The investigation by ITAC could lead to import duties being levied on the imported tyres from China. According to the SATMC, similar action has been taken in countries such as India, Nigeria, the United States, and the United Kingdom, in order to protect local industry and save jobs.

Naacam supports SATMC

Supporting the SATMC application, Renai Moothilal, executive director of the National Association of Automotive and Allied Manufacturers (Naacam) says the domestic tyre manufacturers are a significant part of the SA automotive manufacturing value chain. “Any production losses they face as a result of products being dumped into the country have the potential to negatively impact localisation and job levels, which is contrary to the objectives of the SA Automotive Masterplan 2035,” he notes.

Despite the economic challenges of the past three years (2019 through 2021), the local tyre manufacturers have contributed in excess of R15,9 billion to the South African economy.

“Thousands of employment opportunities have been created over the years, and the SATMC is committed to maintaining these positions and, in future, to increase this skills pool. Local manufacturers have worked hard to withstand substantial challenges to their operations and protect the entire value chain, particularly in the aftermath of the pandemic, (faced with) looting, theft, and destruction of property, coupled with ongoing challenges related to electricity supply and labour,” says Moothilal.

“The four manufacturers have made sizeable investments into upping their domestic capacity, but this continues to be eroded as rising imports adversely impact industry capacity utilisation,” he adds.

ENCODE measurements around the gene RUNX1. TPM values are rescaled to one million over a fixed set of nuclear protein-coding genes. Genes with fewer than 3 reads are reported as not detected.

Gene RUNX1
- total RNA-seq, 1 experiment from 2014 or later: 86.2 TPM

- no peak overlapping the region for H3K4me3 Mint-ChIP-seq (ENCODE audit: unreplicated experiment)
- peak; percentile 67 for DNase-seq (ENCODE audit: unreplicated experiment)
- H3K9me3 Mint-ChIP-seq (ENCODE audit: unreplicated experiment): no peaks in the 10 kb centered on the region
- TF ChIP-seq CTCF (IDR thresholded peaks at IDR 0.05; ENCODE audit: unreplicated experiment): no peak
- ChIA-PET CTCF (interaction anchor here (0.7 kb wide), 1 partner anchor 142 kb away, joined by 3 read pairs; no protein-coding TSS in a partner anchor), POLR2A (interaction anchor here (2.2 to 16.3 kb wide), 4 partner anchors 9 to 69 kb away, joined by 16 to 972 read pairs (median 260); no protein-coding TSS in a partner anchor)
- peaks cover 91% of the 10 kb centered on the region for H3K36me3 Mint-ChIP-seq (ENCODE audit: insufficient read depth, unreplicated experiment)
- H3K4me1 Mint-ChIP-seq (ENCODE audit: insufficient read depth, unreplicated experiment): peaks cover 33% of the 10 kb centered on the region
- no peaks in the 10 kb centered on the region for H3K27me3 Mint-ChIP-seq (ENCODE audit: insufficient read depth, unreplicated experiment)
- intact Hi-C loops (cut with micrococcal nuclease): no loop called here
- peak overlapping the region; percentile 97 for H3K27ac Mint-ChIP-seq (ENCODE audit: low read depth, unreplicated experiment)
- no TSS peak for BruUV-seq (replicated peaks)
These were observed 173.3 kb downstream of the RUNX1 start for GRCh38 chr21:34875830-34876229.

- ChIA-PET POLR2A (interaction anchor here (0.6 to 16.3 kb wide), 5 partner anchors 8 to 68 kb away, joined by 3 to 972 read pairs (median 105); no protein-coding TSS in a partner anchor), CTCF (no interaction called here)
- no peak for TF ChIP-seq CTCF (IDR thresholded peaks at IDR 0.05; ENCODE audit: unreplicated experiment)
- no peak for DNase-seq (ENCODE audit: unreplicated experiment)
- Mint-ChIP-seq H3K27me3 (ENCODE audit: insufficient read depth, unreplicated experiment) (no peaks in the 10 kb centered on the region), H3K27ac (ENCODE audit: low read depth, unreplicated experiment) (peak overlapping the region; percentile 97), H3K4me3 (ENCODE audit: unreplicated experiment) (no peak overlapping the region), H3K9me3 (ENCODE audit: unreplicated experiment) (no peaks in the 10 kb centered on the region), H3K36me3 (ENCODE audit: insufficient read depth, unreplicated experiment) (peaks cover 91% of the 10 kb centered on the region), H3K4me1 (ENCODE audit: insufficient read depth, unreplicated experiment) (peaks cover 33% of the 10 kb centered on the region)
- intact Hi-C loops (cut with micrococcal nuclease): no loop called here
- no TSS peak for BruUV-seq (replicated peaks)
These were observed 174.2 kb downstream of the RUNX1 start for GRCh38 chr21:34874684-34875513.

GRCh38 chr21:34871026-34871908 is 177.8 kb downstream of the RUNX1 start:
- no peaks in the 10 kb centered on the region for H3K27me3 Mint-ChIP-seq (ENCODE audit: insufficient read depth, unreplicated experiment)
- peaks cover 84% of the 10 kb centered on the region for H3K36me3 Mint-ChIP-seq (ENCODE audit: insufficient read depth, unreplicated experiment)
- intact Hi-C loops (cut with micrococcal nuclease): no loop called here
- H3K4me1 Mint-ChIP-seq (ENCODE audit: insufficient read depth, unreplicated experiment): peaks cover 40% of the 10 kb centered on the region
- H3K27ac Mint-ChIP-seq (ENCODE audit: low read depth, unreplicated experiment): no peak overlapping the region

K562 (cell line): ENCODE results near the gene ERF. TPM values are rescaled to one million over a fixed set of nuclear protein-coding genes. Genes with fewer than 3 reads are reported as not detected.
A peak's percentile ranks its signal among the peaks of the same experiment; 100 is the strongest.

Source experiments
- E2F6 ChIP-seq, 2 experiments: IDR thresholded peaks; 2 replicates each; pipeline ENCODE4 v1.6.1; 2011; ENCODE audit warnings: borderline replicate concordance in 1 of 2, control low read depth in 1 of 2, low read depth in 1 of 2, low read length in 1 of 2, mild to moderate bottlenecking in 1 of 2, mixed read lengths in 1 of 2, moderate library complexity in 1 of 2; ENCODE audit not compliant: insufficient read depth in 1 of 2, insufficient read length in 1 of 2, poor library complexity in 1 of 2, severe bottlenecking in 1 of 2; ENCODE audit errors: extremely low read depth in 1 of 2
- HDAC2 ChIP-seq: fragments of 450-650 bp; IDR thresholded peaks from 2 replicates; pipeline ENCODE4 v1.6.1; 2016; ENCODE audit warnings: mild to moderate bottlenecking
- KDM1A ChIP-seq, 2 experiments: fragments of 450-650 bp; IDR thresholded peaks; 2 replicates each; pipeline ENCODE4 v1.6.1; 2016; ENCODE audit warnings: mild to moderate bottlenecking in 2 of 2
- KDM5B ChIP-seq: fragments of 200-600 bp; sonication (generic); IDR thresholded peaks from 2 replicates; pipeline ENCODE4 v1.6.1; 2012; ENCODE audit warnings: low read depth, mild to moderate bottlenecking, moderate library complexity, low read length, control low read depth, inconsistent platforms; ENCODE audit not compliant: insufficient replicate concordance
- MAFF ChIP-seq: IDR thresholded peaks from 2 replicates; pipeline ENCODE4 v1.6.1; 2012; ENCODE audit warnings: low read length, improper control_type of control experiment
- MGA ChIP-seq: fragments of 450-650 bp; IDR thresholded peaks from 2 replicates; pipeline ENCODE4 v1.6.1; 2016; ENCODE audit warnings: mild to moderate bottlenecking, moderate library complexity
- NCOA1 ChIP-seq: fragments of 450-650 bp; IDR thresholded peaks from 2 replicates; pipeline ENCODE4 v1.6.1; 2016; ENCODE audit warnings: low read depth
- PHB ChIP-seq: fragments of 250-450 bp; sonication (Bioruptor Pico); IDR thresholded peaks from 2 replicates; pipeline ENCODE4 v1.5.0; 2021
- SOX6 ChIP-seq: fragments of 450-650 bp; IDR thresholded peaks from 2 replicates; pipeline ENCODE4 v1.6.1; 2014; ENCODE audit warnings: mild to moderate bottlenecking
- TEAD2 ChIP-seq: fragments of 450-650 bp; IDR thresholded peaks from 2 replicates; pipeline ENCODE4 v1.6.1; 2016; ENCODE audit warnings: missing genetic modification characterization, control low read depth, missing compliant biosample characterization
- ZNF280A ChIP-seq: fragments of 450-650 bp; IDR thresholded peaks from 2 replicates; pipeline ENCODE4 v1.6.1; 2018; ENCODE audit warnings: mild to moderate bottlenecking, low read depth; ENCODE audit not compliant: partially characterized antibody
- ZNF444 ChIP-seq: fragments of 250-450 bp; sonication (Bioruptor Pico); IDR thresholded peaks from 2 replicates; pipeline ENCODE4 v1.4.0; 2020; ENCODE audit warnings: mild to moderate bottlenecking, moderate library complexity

Chinese pricing is “predatory”

According to the  SATMC, tyres from China are being imported at “predatory prices” and this is causing material injury to the domestic manufacturing industry. It furthermore states that the South African Revenue Service is dealing with 64 cases of illicit trade into the country related to the tyre industry.

“This has been occurring over a number of years and the continued proliferation of large consignments of cheap imported tyres from China is something we are strongly opposed to. It is not our intention to increase tyre prices or to hit the wallets of customers. This is about fighting unfair trade. SATMC members are concerned about the knock-on effects of these destructive practices on job creation and economic growth within South Africa. We want to keep the South African manufacturing sector alive,” says Chala.

Cost of tyres to increase by up to 41%

The position of TIASA could not be any more different, and it has warned that the cost of tyres could increase by up to 41% if the SATMC application is successful.

According to TIASA, the imposition of duties is expected to have a material impact on the price of tyres, not only for passenger vehicles, but also for trucks and the vast network of taxis and buses that transport citizens across the length and breadth of the country daily. Tyres are the third biggest cost driver in transport, after wages and fuel.

If the application is successful, the taxi industry will be hit hardest, says TIASA, which maintains that the cost of taxi tyres is set to increase by 41%. It furthermore states that prices of small passenger vehicle tyres are expected to increase by 38 to 40%, while truck and bus tyre prices will rise by an average of 17%.

“SATMC’s application for duties is absurd”